The current crisis at the SABC offers an opportunity to set things right, writes Anton Harber in Business Day.Ãƒâ€šÃ‚Â But if the politicians use the chance to put their friends into power, instead of creating a process that will protect the corporation from political interference, that opportunity may not arise again.
Anton Harber writes in Business Day:
ORGANISATIONS are popping up all over the place to engage in the fight over the future of the SABC. There is the SOS (Save our SABC) Coalition, and the Television Industry Emergency Coalition
ORGANISATIONS are popping up all over the place to engage in the fight over the future of the SABC. There is the SOS (Save our SABC) Coalition, and the Television Industry Emergency Coalition. A march on the institution is planned for next week. Online chat and e-mail is buzzing with ideas, proposals, debates, memoranda and candidatesÃƒÂ¢Ã¢â€šÂ¬Ã¢â€žÂ¢ lists.
This is the good news. The industry and public interest organisations are re-grouping to try to shape the public broadcaster, to re-open the rich debate that played such an important role in the first phase of transition in the early 1990s.
In this way the organisationÃƒÂ¢Ã¢â€šÂ¬Ã¢â€žÂ¢s financial and governance crisis can be turned into an opportunity to take forward the task that began in that period, and which has faltered in recent years.
Inevitably, much of the debate is already shifting to personalities and position: who should be put forward to do a better job than the palookas who have messed it up so badly? Those who are driven mainly by wanting revenge on the current board are smelling blood, and rival lists of candidates are circulating as if all that has to happen is to fix up the board appointments made by former president Thabo Mbeki in the dying days of his term of office.
But the crisis has laid bare much more important structural problems, which now have to be tackled. If this is not done, and Parliament simply slams a new board in to place, the crisis will come back within a few years.
What the SABC needs is to get firmly back on the tracks, not just put a new driver up front.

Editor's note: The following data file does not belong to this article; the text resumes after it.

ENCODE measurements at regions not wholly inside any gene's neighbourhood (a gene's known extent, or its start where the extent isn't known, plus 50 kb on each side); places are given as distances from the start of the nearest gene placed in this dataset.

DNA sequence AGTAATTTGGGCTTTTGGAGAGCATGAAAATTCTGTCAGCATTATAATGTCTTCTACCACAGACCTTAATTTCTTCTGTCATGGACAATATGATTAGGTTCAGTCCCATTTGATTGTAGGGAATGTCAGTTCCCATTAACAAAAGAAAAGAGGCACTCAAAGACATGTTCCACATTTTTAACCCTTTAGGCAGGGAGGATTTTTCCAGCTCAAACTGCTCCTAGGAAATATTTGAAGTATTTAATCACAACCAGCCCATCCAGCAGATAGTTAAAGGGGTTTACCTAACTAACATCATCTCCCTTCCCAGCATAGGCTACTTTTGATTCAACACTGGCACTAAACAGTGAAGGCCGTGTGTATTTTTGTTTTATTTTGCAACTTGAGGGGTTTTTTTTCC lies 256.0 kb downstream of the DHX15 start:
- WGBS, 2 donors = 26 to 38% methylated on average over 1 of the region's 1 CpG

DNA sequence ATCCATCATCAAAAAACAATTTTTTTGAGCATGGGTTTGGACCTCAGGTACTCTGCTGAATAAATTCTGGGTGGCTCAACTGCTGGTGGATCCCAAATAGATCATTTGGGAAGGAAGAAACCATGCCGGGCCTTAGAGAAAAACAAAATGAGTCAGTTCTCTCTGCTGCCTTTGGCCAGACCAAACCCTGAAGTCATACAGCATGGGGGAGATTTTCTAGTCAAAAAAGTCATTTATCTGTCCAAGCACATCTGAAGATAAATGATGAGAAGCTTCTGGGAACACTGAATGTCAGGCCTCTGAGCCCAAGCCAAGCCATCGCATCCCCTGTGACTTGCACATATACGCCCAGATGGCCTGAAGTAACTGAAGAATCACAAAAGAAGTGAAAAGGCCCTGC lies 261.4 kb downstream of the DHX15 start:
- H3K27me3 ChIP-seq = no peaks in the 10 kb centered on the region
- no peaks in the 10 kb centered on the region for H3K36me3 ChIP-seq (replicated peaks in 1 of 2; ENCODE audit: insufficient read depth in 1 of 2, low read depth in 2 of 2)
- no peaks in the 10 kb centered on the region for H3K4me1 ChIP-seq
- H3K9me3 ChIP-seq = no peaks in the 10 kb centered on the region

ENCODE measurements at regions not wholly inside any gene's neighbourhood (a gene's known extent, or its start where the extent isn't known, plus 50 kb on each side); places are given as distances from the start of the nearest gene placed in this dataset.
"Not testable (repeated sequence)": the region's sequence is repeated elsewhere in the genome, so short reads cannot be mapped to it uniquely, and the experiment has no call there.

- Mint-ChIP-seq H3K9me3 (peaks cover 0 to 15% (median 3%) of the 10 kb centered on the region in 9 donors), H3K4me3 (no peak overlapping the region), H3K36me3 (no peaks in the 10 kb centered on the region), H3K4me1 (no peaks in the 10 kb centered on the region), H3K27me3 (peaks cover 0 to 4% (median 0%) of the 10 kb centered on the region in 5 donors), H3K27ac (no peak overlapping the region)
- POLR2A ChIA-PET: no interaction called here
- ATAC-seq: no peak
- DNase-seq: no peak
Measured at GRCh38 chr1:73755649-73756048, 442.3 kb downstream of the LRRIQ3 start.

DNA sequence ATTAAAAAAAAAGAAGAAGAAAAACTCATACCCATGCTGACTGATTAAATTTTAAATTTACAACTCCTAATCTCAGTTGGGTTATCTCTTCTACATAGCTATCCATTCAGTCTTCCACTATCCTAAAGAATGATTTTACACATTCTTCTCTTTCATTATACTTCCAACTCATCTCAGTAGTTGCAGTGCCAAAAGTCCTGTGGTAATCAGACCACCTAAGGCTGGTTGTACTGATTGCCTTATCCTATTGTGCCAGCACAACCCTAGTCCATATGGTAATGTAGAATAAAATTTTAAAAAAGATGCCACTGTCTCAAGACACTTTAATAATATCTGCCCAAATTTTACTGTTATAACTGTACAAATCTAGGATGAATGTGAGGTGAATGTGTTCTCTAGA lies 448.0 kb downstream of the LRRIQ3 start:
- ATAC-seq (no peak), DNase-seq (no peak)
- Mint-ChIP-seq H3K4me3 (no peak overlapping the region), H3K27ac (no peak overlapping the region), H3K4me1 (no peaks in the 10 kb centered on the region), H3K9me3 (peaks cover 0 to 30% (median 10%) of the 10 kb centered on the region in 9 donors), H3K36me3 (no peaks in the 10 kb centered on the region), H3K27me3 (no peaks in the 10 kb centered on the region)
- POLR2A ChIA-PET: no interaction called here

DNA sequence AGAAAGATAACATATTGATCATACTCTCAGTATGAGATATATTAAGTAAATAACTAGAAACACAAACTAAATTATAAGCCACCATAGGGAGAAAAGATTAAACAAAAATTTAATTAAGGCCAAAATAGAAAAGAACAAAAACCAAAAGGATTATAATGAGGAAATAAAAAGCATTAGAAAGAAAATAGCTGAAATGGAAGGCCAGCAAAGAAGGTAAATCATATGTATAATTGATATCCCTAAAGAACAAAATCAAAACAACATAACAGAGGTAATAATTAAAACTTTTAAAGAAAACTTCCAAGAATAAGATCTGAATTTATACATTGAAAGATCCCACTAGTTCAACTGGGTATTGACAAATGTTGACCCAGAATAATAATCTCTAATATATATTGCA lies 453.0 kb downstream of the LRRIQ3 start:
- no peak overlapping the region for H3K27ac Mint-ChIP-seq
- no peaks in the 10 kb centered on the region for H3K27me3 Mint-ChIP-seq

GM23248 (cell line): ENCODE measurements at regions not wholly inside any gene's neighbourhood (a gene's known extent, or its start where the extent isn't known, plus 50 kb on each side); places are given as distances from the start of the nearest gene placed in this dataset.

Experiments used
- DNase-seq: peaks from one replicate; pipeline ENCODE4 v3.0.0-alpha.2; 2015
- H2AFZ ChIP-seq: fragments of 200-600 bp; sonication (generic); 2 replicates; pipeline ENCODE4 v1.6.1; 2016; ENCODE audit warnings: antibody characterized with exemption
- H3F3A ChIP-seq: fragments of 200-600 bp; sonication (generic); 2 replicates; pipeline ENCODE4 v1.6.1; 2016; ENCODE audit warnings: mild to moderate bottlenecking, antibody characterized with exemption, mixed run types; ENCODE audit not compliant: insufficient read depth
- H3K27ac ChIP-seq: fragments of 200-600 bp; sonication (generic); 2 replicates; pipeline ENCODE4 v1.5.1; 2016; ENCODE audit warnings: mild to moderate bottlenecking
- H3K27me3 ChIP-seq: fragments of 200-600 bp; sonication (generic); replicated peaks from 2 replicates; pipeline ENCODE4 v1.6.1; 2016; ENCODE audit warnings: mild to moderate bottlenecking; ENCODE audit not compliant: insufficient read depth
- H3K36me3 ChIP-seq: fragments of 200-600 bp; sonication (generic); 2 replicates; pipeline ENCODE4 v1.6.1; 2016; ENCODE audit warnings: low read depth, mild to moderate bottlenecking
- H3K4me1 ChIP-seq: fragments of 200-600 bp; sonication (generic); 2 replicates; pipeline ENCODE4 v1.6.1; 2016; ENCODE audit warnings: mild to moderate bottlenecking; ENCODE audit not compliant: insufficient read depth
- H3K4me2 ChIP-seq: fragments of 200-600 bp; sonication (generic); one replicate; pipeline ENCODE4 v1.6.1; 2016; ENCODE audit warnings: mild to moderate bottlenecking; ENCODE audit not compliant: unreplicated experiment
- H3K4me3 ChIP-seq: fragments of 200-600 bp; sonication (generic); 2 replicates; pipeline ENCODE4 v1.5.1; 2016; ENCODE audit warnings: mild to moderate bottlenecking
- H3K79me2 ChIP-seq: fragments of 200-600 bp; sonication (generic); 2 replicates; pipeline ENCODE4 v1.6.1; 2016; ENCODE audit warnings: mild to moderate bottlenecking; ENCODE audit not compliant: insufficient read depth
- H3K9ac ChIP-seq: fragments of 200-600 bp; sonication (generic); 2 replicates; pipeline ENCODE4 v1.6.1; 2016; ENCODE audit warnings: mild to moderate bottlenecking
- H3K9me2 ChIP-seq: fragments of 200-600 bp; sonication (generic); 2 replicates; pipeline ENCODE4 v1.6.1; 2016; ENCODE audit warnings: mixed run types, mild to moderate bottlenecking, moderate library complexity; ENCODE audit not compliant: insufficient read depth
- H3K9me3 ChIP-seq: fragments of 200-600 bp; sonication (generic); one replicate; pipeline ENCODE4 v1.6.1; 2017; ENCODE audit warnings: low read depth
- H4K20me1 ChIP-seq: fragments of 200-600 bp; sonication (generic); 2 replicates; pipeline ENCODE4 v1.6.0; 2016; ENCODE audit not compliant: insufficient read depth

The crisis has two elements: governance and financial structure.
On the first front, it is imperative to move to a system that prevents political interference in the appointment and running of the board. The question is this: how do we get a situation in which a board of notables can be appointed who have the standing, experience and competence to do what is a difficult job? And then let them get on with it.
A new ethic needs to emerge ÃƒÂ¢Ã¢â€šÂ¬Ã¢â‚¬Â one that asserts that a board of this sort be chosen from the best and the smartest, those who can be trusted to act wisely, independently and in keeping with their fiduciary duties to the organisation.
One of the ideas being bandied about is to secure mandated industry representation on the board, and to change the conflict of interest rules to facilitate this. In other words, independent producers would have their representative on the board. I think this is a short-term solution, which does not take into mind the important principle of having a board that is not there to compete for influence and resources, but to act in the interests of public broadcasting and have the standing and skill to do that.
On the financial side, one must first dismiss some of the hogwash being sprouted. SABC representatives are saying that the current financial crisis was caused by rising costs and a sudden shrinkage of ad revenue. I am not sure what unpredictable costs came up and suspect that it has much to do with acts of managerial madness, such as opening up a news bureau in Jamaica.
Opening bureaus across Africa was a better idea (though probably overdone), but the extraordinary thing is that we have hardly seen more or better coverage on our screens as a result. Someone needs to check what has been happening in those hugely expensive offices.
But it is the SABCÃƒÂ¢Ã¢â€šÂ¬Ã¢â€žÂ¢s funding model and scale that will need to be addressed. At the moment, the SABC takes up roughly 53% of all television advertising and 43% of all radio advertising. In short, it is too big and too commercial to function as a successful public broadcaster in a truly diversified broadcasting sector.
It is going to take formidable financial and political vision to sort this out, and get it down to a focused, solidly funded nonprofit broadcaster of manageable size with a clear set of purposes and functions.
The current crisis presents an opportunity to tackle these things once and for all. If the politicians are allowed to simply replace the board with one more sympathetic to them, as they may be tempted to do, it may be the last such opportunity.
* Harber is Caxton Professor of Journalism and Media Studies at Wits University. This column first appeared on 27 May 2009.